There are people whose physiology dramatically lowers their ability to communicate with their loved ones. We seek to build Augmentative and Alternative Communication (AAC) systems which empower them to make the most of their modest output.
We draw a distinction between user symbols, evidence states which we directly estimate, and task symbols, task relevant instructions which we seek to learn. For example, in T9 phone entry a user selects from among 26 letters (task symbols) by using only 9 phone buttons (user symbols). We fix our user symbol source and examine how to efficiently encode a task symbol as a sequence of user symbols. We offer a recursive Bayesian decision framework which incorporates prior distributions over task symbols, is robust to user symbol classification errors and accounts for user symbol confusion. Strong inference systems can change their beliefs quickly: we use Maximum Mutual Information (MMI) coding which seeks to query the user in such a way that our belief about the target task symbol changes as quickly as possible.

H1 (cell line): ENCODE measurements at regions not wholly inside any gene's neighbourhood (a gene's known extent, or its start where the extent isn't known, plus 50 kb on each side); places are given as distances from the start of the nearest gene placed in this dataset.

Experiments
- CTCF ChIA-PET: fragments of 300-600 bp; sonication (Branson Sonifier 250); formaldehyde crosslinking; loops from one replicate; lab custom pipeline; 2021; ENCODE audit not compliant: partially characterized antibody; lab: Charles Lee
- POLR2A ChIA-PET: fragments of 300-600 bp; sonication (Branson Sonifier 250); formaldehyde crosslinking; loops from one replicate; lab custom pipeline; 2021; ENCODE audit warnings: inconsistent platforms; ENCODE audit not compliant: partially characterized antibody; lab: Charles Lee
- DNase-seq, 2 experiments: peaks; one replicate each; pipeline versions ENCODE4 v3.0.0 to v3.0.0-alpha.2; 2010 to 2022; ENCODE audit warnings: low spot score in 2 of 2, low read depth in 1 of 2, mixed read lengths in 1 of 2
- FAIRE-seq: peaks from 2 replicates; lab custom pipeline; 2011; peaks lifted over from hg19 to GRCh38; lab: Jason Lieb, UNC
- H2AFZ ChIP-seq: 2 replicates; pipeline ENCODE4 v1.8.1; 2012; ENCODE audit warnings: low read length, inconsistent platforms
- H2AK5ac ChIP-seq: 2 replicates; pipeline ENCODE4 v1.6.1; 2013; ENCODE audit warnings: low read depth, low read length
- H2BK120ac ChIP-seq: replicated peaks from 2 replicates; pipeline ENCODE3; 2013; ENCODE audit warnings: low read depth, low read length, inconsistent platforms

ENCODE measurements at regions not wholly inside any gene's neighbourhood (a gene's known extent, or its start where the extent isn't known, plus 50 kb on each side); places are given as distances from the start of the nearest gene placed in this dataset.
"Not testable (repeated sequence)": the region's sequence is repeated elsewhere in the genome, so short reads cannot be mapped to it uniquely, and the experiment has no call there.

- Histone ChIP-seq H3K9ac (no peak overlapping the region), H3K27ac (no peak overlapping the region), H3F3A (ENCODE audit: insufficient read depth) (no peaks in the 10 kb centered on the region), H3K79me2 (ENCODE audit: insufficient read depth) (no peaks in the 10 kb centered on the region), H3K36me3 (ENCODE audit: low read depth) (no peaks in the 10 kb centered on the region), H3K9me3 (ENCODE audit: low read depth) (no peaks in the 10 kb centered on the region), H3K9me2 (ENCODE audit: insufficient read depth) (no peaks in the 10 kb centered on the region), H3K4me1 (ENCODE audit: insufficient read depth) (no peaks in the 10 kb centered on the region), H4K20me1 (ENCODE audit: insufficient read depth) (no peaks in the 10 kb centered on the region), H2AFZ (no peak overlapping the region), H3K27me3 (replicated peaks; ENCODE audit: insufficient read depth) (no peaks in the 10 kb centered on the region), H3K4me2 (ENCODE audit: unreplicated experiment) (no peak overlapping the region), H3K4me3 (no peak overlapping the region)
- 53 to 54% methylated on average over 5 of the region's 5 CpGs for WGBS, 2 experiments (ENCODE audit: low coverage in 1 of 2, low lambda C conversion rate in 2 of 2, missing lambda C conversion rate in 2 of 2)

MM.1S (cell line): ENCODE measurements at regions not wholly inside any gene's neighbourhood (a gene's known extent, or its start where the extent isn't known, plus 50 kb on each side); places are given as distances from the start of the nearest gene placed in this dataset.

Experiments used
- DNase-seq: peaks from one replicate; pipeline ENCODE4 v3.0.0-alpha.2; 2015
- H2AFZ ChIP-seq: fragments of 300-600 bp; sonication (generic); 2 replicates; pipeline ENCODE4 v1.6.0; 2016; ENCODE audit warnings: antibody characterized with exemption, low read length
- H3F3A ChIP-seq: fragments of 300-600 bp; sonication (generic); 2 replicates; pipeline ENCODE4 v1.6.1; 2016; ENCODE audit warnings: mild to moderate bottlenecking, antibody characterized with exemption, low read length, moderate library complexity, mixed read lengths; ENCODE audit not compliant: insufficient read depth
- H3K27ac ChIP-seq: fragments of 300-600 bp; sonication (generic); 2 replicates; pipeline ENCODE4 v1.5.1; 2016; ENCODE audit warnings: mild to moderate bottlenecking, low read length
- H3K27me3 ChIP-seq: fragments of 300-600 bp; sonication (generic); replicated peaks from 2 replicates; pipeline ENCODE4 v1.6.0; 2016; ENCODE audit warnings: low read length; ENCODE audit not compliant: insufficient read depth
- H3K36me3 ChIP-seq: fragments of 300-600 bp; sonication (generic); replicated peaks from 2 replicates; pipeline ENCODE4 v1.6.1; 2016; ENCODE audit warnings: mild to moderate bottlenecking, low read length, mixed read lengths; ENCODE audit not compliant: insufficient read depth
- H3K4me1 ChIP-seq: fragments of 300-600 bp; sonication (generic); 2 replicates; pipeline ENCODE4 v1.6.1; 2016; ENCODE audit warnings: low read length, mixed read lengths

We present two instantiations of this framework. The first, ‘Shuffle Speller’, is a letter by letter keyboard which offers a robust communication channel accessible by eye gaze or Steady State Visually Evoked Potential (SSVEP) responses. We extend this framework into ‘Web-Speller’ which offers multi-character querying, similar to word completion. Multi-character querying offers a 30% improvement in the communication rate, measured in Bits, over character by character querying in a simulated typing task. Furthermore, this scheme is shown to approach the information theoretic capacity of the discrete memoryless human input model. Web Speller accepts any 2D cursor movement, such as eye gaze or imagined movement via brain-implanted electrodes, to allow severely paralyzed people to express themselves quickly and reliably.
It is our hope that this work plays some small role in helping someone.
Prof Deniz Erdogmus (Advisor)
Prof Steven Bedrick
Prof Edmund Yeh